Glossary Of Terms
This is the metric measurement for paper: A4 is 210mm x 297mm, A5 is 105mm x 148mm, A6 is half of that.
A black & white or colour image of a motif, picture or logo that the customer may wish to use. It must be presented to the typesetter in a usable format. If you’re at all unsure, our design team are here to help. Give them a call on 01453 843572
Angled cut on the edge of card which shows gilding to best effect.
Where the printed area is taken right up to the edge of card or paper.
An impression stamped onto card creating a relief effect. No ink is used in this process.
A publishing and printers' term referring to the actual wording to be printed.
Reproducing a colour image on card has become increasingly easy and cheap to do. Digital colour as opposed to full colour lithographic printing means the board is not required to go through the printing press four times as it is when printed lithographically, but only once. There are disadvantages to this method of print though. You are limited to the type of paper or board that can be used and the quality isn’t as good.
Printing on both sides of a piece of paper or card, therefore requiring two plates and two runs through the press.
Once a job is printed it moves on to the finishing process. This includes trimming to the finished size, duplexing or bonding to another board, ribboning if required and finally individually checking each item for quality and print consistency. Envelopes are then selected of the correct size and colour and your stationery is then packed and despatched.
A card that is folded in half. The size of a fly card refers to its folded size.
A colour photograph or picture is reproduced by printing it in four colours, blue, red, yellow and black. This is known as full or four colour lithographic printing.
Two creases in a sheet of card that when folded brings the two outer sides together resembling double opening gates.
Silver, gold or other metallic foil can be applied to the edge of card to make it more attractive. The thicker the card the better the effect, bevelling (see above) also improves the result.
A unit of measurement used by the paper industry. It stands for grams per square metre.
Where the customer wishes to add their own ribbons or embellishments, holes can be drilled in place.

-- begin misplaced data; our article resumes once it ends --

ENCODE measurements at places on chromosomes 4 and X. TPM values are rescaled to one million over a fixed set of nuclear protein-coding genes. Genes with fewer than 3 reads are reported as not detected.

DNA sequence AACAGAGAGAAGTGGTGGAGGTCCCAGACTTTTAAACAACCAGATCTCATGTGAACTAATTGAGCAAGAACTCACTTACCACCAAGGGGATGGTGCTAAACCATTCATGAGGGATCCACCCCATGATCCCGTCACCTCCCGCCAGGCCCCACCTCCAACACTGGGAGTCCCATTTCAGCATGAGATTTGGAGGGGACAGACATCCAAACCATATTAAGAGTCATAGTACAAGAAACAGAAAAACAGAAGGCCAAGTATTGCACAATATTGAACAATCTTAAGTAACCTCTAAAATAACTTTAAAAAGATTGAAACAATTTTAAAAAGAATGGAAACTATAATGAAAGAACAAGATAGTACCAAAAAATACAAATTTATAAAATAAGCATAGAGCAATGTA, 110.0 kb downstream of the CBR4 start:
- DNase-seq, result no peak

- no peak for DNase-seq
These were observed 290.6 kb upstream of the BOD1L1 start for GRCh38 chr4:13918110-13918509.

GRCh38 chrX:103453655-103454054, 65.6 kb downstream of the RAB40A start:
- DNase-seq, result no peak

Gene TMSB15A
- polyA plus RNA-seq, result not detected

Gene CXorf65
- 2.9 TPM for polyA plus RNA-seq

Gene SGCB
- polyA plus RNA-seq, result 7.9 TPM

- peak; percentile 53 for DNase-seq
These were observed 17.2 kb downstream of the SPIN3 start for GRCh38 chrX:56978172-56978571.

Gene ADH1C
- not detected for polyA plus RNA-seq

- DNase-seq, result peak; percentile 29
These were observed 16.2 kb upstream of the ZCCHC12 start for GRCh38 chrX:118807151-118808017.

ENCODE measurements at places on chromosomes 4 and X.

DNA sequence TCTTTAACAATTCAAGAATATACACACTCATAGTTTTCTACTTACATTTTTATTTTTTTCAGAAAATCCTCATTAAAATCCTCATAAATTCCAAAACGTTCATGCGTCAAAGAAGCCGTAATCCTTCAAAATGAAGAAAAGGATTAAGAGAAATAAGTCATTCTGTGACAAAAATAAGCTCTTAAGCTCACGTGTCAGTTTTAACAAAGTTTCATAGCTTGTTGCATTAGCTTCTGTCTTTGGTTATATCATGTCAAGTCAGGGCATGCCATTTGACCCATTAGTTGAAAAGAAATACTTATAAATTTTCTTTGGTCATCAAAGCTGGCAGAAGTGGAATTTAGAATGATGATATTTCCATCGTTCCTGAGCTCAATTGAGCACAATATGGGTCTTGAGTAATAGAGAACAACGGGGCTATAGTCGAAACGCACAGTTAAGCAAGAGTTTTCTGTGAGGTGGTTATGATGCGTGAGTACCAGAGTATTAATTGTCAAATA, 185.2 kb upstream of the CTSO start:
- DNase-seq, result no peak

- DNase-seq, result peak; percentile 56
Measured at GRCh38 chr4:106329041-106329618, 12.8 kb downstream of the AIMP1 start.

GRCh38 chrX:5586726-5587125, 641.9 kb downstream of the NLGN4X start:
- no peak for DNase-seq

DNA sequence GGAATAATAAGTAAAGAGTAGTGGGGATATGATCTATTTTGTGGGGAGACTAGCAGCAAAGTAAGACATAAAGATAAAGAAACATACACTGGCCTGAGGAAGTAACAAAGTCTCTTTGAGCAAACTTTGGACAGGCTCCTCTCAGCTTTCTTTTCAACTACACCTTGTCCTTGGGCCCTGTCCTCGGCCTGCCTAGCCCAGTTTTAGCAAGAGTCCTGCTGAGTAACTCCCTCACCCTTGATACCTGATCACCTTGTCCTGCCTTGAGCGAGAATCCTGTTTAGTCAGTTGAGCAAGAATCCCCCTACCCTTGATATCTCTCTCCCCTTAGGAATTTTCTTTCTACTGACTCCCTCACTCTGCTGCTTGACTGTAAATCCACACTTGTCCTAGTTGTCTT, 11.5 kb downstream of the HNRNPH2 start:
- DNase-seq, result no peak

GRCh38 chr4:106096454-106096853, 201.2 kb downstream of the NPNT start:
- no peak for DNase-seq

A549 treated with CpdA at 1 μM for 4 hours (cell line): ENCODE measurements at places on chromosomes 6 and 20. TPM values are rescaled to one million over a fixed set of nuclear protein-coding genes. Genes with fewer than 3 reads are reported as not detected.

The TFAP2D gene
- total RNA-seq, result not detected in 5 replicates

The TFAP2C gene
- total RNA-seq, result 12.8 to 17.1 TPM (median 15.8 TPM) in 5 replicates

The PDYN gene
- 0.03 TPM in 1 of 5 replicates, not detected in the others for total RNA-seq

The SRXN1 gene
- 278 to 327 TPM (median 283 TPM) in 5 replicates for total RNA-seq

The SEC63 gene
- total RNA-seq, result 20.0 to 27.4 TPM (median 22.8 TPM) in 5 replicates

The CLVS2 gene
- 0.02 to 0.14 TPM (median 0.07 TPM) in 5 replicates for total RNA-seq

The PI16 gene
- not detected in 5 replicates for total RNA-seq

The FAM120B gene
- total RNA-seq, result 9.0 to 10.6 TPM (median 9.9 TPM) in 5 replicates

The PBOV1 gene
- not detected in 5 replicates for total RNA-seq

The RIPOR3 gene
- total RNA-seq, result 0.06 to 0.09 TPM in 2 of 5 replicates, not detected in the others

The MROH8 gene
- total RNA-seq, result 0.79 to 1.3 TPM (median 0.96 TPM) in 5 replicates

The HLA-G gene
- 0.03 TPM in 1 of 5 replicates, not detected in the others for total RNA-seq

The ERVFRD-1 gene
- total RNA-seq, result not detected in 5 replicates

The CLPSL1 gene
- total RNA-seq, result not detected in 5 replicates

Sloped or slanted print.
Textured paper or board made on wire moulds that give it a characteristic watermark of close thin lines pattern.
This refers to the orientation of a rectangular image. Landscape means the image sits on its long edge, portrait means it sits on its short edge.
The oldest method (first used by Gutenberg in 1455) of commercial printing in which raised letters or images pick up ink from a roller and transfer it to the paper. It is a relief-printing process.
Envelopes can be lined in paper or tissue to make the envelope more attractive. We can also personalise the lining to match your design.
A more modern printing technique that is faster and more consistent than Letterpress but which is less suited to small print runs and heavy weight boards.
Refers to printing onto material that has either been previously printed or would not normally be printed. Envelopes, for instance are usually supplied blank but may either have the address of the sender printed on the flap , or, to go with reply cards, printed with the RSVP address on the front. Christmas cards can be overprinted inside with the customer's name and address.
A universal colouring reference system .
The printing plate carries the image to be printed and transfers it through the printing process onto the paper. Plates come in many formats depending on the type of printing machine and its size.
An area, usually square or rectangular that is embossed into the card. The thicker the
is an abbreviation for "pages": a page is one side of a sheet of paper or card. If folded the sheet becomes a booklet with 4 pages, a paper insert stapled into this booklet increases this to 8pp and another insert would give you a total of 12pp.
Before going to print a customer will often want to see what their job will look like; a proof allows them do this. A layout proof is a black and white laser printed paper version of their job. Where possible layout proofs are emailed, where in some instances representative colours can be illustrated in the pdf proof.
Also known as thermo or thermographic printing - see Thermography below.
Ribbons can be added to most designs for decorative effect. We will endeavour to match your ink colour as closely as possible; alternatively you may send us your own ribbon to match your colour theme.
A typeface that resembles elegant copperplate handwriting. Shelley is a script typeface.
To print a second colour requires a second sheet of film, a second plate, a change of colour on the press and for the paper or card to go through the press for a second time.
Serif is the small tick-mark that decorates the tips and ends of each letter of certain typefaces. More recently typefaces have been designed without serifs; these are known as sans-serif faces.
These boards are non standard and may be available in other colours, however they do not normally come with matching envelopes.
Also known as Thermo or raised print, this is a cheaper method of giving a raised surface to print than die-stamping. Powder is sprinkled onto the still wet ink which after heating fuse to create the relief effect.
A smooth finish to the paper or card.